So after much waiting by the PS4, and avoiding anything on Youtube, the DLC finally came out last week, and I played it right away. You can imagine my surprise when I got through the content in about 15 minutes. The story itself has you, as the Red Hood, proceed to stop Black Mask and his thugs. The downside to all of this is that it’s episodic, so once you complete the objective, you immediately go to the next area. While I think it makes for a better story this way, I would have preferred to go through a larger area, similar to the Harley Quinn story, as it would give players a better chance to see what the Red Hood was capable of.

Being that the Red Hood is every bit as capable at the Dark Knight in apprehending villains, yet crosses that line of resorting to murder, the character always fascinated me as a foil to Batman, which gives the Red Hood so much potential. I would love for DC to dive more into this, giving fans more insight on the darker vigilante that Winick has crafted so carefully.

While Red Hood does kill enemies with his trusty pistols, I feel like they don’t utilize this function enough, as it merely works like the batarang. There are enemies you apprehend that are wearing bulletproof armor, who need to be beaten down instead of simply shot. Why a simple headshot wouldn’t work is beyond me. With his limited arsenal as well, only having a grapple gun and his pistols, your choices are extremely limited. With the Red Hood being trained by Batman himself, one would at least expect the use of more gadgets at his disposal. I guess Rocksteady forgot those elements…

The boss mechanics of both DLCs are pretty standard, with the objective just being to beat up the boss and take down the horde of minor enemies that come to intervene. The mechanics don’t introduce anything new and the battles are pretty easy to get through, offering no real challenge to people who are already used to playing the game. I made the mistake of beating the main scenario first, so the extra chapters didn’t prove to be much of a challenge since Batman’s portions were much harder.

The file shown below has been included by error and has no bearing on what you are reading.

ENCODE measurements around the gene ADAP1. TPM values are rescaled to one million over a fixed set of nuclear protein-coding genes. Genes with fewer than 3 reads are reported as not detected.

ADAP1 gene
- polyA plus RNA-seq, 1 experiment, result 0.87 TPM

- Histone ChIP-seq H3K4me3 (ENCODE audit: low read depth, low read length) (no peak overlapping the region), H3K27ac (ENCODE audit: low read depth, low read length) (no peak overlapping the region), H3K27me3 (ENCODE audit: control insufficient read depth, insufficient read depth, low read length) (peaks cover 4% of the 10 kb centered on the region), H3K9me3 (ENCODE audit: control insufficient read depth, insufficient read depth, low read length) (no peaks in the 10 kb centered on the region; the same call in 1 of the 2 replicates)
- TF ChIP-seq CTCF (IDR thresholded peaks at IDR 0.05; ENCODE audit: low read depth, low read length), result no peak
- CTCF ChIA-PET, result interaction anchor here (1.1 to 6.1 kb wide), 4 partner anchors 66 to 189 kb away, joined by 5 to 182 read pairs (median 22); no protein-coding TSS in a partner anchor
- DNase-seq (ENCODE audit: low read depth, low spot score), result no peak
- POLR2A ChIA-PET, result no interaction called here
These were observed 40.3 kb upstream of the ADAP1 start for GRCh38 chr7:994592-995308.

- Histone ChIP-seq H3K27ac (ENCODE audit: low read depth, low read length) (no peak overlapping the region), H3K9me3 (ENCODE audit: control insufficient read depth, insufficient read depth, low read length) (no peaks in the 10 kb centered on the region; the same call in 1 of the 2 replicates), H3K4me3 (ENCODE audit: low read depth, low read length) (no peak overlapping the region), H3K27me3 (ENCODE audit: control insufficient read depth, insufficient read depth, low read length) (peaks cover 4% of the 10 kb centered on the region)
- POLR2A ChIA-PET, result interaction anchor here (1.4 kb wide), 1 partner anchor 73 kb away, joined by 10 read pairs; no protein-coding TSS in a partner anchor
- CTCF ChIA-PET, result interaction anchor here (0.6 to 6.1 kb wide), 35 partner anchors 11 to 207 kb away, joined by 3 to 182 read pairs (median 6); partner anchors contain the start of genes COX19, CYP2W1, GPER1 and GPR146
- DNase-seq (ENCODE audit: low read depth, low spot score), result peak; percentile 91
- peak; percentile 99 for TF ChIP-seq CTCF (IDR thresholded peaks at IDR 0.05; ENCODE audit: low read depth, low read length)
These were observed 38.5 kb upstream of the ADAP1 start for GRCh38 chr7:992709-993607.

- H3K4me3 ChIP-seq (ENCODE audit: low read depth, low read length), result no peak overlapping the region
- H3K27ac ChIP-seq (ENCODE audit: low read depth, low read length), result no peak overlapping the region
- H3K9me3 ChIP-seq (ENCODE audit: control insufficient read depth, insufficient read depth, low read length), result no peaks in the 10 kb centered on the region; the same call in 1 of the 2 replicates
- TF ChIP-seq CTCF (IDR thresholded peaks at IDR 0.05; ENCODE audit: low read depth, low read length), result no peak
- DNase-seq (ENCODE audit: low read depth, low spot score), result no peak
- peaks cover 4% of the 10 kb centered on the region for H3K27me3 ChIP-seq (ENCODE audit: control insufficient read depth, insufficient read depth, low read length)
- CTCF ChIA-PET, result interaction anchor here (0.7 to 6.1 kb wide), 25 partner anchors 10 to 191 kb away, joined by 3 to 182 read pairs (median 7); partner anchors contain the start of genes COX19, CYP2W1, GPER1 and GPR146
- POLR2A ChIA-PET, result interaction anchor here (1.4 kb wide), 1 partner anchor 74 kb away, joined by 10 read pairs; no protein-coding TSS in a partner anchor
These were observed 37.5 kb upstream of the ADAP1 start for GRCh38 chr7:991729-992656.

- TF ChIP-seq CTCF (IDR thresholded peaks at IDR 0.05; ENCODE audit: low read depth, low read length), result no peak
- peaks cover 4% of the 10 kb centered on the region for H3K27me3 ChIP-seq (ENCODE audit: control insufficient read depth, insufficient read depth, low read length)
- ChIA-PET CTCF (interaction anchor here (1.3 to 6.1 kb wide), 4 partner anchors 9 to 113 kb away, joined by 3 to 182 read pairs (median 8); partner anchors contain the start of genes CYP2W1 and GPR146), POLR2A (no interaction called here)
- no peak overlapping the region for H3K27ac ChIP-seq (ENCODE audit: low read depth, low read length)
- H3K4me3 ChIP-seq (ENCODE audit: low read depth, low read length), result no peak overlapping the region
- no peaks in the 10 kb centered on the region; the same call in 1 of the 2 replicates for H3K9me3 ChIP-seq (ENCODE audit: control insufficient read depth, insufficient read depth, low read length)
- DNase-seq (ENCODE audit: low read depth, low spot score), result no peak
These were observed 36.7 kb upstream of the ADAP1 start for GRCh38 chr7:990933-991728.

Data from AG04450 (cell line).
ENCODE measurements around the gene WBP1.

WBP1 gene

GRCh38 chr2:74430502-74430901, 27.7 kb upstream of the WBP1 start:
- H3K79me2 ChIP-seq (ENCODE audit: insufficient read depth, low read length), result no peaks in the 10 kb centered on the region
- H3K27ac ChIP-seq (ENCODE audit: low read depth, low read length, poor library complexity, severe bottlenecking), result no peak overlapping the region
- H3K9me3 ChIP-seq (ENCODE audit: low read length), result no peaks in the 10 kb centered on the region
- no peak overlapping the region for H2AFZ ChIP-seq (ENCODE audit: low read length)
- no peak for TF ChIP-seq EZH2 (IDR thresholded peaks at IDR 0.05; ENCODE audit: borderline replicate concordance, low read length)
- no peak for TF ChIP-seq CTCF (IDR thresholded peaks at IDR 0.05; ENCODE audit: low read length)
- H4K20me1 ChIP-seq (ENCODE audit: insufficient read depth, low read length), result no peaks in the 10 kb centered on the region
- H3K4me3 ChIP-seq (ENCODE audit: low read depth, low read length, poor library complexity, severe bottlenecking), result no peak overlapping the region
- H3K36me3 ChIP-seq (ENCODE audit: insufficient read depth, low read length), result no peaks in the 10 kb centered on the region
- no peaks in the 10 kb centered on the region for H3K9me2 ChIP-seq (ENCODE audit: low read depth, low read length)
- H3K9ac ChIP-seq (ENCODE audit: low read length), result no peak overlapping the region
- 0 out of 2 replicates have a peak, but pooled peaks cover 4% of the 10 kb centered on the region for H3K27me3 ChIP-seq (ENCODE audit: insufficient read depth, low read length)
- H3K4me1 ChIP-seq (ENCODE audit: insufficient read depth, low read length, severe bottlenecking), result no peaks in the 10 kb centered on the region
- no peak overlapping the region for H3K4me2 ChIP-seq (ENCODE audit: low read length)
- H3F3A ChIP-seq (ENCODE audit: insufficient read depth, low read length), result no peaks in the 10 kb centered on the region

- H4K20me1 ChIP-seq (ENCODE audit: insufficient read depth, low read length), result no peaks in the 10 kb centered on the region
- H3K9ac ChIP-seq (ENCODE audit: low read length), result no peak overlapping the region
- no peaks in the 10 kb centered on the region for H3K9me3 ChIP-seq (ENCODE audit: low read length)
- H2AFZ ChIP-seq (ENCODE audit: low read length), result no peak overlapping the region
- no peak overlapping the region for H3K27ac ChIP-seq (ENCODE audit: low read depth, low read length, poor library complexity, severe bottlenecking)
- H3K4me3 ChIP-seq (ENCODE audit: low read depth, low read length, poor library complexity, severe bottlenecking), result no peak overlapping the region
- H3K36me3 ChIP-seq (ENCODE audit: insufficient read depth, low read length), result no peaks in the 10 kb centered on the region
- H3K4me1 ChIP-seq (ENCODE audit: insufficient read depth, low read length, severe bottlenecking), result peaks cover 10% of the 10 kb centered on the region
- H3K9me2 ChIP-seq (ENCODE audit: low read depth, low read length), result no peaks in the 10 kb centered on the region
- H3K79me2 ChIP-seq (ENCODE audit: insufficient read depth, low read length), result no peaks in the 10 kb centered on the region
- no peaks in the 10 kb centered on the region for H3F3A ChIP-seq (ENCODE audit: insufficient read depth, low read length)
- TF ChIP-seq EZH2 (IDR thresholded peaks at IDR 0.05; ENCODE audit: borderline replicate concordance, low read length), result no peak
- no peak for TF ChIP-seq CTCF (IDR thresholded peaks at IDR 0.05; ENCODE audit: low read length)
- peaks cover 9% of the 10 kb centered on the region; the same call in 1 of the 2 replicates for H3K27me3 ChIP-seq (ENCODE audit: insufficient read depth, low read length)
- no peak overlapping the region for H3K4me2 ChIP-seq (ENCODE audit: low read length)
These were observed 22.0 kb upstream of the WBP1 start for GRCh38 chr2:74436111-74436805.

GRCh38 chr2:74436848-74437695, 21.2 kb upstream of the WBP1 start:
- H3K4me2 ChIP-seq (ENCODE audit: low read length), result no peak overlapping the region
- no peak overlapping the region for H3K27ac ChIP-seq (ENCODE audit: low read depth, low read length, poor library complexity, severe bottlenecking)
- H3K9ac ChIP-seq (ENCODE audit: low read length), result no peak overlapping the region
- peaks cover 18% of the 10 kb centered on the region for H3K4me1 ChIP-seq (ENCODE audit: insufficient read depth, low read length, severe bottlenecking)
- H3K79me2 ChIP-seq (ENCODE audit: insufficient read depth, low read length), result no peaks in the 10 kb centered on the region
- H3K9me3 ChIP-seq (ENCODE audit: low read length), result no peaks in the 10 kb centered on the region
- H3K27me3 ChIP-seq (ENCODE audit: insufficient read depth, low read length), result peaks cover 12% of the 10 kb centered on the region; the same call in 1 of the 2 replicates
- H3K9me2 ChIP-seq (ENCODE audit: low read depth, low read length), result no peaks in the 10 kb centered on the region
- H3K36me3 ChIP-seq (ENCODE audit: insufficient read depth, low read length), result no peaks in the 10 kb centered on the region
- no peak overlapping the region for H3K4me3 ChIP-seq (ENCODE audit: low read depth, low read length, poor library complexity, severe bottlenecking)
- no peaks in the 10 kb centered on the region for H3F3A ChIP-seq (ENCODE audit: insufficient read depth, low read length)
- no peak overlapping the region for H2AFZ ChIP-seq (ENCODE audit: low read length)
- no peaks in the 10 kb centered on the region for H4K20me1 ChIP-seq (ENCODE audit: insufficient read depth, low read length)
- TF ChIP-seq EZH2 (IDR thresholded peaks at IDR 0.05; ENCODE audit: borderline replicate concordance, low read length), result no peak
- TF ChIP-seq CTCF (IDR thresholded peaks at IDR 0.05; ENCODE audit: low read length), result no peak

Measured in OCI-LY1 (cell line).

All in all I am pretty disappointed with the DLC tidbits that are offered with the game. The whole experience really makes me regret spending $40. If anything, the amount of content customers are getting is really only worth half as much, as so far all we’ve gotten is a few short DLC chapters, a bunch of costumes and VR missions, and nothing really added to the main scenario. I know Rocksteady is working on some extra Gotham chapters for later DLCs, and I’m sincerely hoping they can redeem my purchase, as I would love nothing more than to feel like my money has gone to good use. So far it’s just felt like highway robbery. Isn’t Batman supposed to prevent that…?

Harley Quinn Story Pack

Story: 3 Gameplay: 7 Side quests: 0 Re-playability: 2 Overall Score: 3

Red Hood Story Pack

Story: 5 Gameplay: 7 Side quests: 0 Re-playability: 2 Overall Score: 4

Review: Gotham Academy #6

gothamacademy6-covSo far into its run Gotham Academy has been one of the biggest surprises coming out of DC Comics in years.  It features a group of characters that are ostensibly connected to the DC universe, but who are also mostly on their own.  In the first issues, Batman (or Bruce Wayne) has shown up from time to time, but the story has focused mostly on the Academy itself with Olive as its main feature.  She has been portrayed as a complex character, one that is striving to do well at school while also dealing with a recent tragedy.  The introduction of Killer Croc brought the series back into the DC Universe, albeit only a little, though the events of the previous issue produce more connections, directly through the inclusion of Batman.